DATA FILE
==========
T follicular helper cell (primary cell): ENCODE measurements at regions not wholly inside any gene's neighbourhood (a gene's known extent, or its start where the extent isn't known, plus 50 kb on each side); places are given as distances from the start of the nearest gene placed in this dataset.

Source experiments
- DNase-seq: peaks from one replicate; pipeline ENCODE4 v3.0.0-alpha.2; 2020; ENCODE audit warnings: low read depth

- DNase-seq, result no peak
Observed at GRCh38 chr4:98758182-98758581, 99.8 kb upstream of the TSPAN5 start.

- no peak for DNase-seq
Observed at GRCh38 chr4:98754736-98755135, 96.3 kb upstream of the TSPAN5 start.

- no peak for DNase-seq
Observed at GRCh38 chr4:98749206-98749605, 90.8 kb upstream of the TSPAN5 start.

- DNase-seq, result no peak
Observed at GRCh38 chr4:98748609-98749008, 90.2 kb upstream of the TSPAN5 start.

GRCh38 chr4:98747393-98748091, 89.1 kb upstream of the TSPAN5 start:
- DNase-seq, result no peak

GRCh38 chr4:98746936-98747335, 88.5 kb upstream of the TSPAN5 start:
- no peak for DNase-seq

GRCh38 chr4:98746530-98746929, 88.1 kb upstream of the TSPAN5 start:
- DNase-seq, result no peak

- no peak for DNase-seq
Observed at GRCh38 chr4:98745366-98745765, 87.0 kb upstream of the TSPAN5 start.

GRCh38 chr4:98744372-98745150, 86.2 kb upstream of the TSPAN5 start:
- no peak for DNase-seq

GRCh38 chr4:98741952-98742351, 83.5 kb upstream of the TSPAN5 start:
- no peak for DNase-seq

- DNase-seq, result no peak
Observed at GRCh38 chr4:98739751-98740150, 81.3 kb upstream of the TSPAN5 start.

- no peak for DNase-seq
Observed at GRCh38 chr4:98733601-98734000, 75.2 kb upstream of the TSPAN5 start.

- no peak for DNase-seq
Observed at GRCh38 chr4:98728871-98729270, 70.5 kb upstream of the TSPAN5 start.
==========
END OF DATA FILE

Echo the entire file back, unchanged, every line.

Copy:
T follicular helper cell (primary cell): ENCODE measurements at regions not wholly inside any gene's neighbourhood (a gene's known extent, or its start where the extent isn't known, plus 50 kb on each side); places are given as distances from the start of the nearest gene placed in this dataset.

Source experiments
- DNase-seq: peaks from one replicate; pipeline ENCODE4 v3.0.0-alpha.2; 2020; ENCODE audit warnings: low read depth

- DNase-seq, result no peak
Observed at GRCh38 chr4:98758182-98758581, 99.8 kb upstream of the TSPAN5 start.

- no peak for DNase-seq
Observed at GRCh38 chr4:98754736-98755135, 96.3 kb upstream of the TSPAN5 start.

- no peak for DNase-seq
Observed at GRCh38 chr4:98749206-98749605, 90.8 kb upstream of the TSPAN5 start.

- DNase-seq, result no peak
Observed at GRCh38 chr4:98748609-98749008, 90.2 kb upstream of the TSPAN5 start.

GRCh38 chr4:98747393-98748091, 89.1 kb upstream of the TSPAN5 start:
- DNase-seq, result no peak

GRCh38 chr4:98746936-98747335, 88.5 kb upstream of the TSPAN5 start:
- no peak for DNase-seq

GRCh38 chr4:98746530-98746929, 88.1 kb upstream of the TSPAN5 start:
- DNase-seq, result no peak

- no peak for DNase-seq
Observed at GRCh38 chr4:98745366-98745765, 87.0 kb upstream of the TSPAN5 start.

GRCh38 chr4:98744372-98745150, 86.2 kb upstream of the TSPAN5 start:
- no peak for DNase-seq

GRCh38 chr4:98741952-98742351, 83.5 kb upstream of the TSPAN5 start:
- no peak for DNase-seq

- DNase-seq, result no peak
Observed at GRCh38 chr4:98739751-98740150, 81.3 kb upstream of the TSPAN5 start.

- no peak for DNase-seq
Observed at GRCh38 chr4:98733601-98734000, 75.2 kb upstream of the TSPAN5 start.

- no peak for DNase-seq
Observed at GRCh38 chr4:98728871-98729270, 70.5 kb upstream of the TSPAN5 start.